Children of divorced parents (those entirely from unhappy families) are reported to have a higher chance of behavioral problems than those of non-divorced parents (a mix of happy and unhappy families). Studies have also reported the former to be more likely to suffer abuse than children in intact families, and to have a greater chance of living in poverty.[5] A 2002 article in Clinical child and Family Psychology Review discusses a variety of health consequences for children of the unhappy couples that do divorce.[6] Constance Ahron, who has published books suggesting there may be positive effects for children, interviewed ninety-eight divorced families' children for We're Still Family: What Grown Children Have to Say About Their Parents' Divorce.[7] Since by definition all children of divorced parents had lived in unhappy homes, they unsurprisingly reported numerous unhappy experiences. Numerous subjects said things like "I saw some of the things my parents did and know not to do that in my marriage and see the way they treated each other and know not to do that to my spouse and my children. I know [the divorce] has made me more committed to my husband and my children." Ahron's method of asking adult children of divorce how they feel about it also has the well-known weaknesses of "self-report" studies.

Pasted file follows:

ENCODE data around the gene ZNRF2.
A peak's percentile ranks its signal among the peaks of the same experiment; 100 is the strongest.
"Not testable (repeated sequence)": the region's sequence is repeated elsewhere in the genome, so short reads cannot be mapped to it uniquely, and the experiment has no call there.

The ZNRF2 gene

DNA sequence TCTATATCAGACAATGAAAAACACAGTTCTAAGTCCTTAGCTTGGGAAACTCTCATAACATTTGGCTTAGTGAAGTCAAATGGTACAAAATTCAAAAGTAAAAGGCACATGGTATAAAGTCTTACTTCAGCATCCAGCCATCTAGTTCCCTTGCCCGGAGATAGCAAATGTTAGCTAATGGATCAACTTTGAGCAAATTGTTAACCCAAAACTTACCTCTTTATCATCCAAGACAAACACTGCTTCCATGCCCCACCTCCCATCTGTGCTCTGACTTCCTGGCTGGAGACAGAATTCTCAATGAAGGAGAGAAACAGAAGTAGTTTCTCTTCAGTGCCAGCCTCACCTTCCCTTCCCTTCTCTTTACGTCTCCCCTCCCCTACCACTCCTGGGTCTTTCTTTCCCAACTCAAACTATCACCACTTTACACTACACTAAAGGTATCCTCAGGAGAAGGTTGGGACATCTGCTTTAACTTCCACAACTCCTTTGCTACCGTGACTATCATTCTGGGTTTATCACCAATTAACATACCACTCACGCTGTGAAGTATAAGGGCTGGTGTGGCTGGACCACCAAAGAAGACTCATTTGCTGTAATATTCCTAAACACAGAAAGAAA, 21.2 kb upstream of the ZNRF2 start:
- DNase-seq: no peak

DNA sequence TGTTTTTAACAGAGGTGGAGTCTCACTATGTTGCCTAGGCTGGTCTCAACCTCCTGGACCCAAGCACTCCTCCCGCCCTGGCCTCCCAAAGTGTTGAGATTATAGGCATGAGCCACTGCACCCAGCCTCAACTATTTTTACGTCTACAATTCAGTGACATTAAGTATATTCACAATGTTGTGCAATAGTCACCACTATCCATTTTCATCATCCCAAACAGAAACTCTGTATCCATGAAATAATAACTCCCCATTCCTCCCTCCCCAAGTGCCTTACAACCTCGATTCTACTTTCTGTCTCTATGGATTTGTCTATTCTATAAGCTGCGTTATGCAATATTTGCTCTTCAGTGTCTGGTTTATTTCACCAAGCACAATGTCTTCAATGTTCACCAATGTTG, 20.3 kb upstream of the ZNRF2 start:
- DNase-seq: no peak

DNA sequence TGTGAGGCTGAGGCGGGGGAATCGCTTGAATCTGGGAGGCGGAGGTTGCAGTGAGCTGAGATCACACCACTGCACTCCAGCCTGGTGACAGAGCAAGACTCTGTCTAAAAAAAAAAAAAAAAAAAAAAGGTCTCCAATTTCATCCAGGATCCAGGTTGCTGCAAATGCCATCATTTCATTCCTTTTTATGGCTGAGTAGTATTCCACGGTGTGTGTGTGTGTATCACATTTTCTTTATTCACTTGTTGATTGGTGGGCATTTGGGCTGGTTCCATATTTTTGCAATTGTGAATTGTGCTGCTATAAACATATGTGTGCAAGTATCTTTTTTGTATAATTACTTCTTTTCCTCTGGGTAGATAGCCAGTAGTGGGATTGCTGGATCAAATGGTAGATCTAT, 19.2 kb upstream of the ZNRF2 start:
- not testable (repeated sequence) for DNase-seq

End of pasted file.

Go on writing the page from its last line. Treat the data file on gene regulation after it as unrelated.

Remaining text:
Researchers have reported that in cases of extremely high conflict, divorce can be positive. An article in the Oklahoma Bar Journal defines "high conflict" in terms of ongoing litigation, anger and distress, verbal abuse, physical aggression or threats of physical aggression, difficulty in communicating about and cooperating in child care, or other court-determined factors.[8] studies have claimed that people who have been in divorced families have higher rates of alcoholism and other substance abuse compared to those who have never been divorced. Robert H. Coombs, Professor of Behavioral Sciences at UCLA, reviewed over 130 studies measuring how marital status affects personal well-being.[9]

  • have higher rates of clinical depression. Family disruption and low socioeconomic status in early childhood increase the long-term risk for major depression.[10]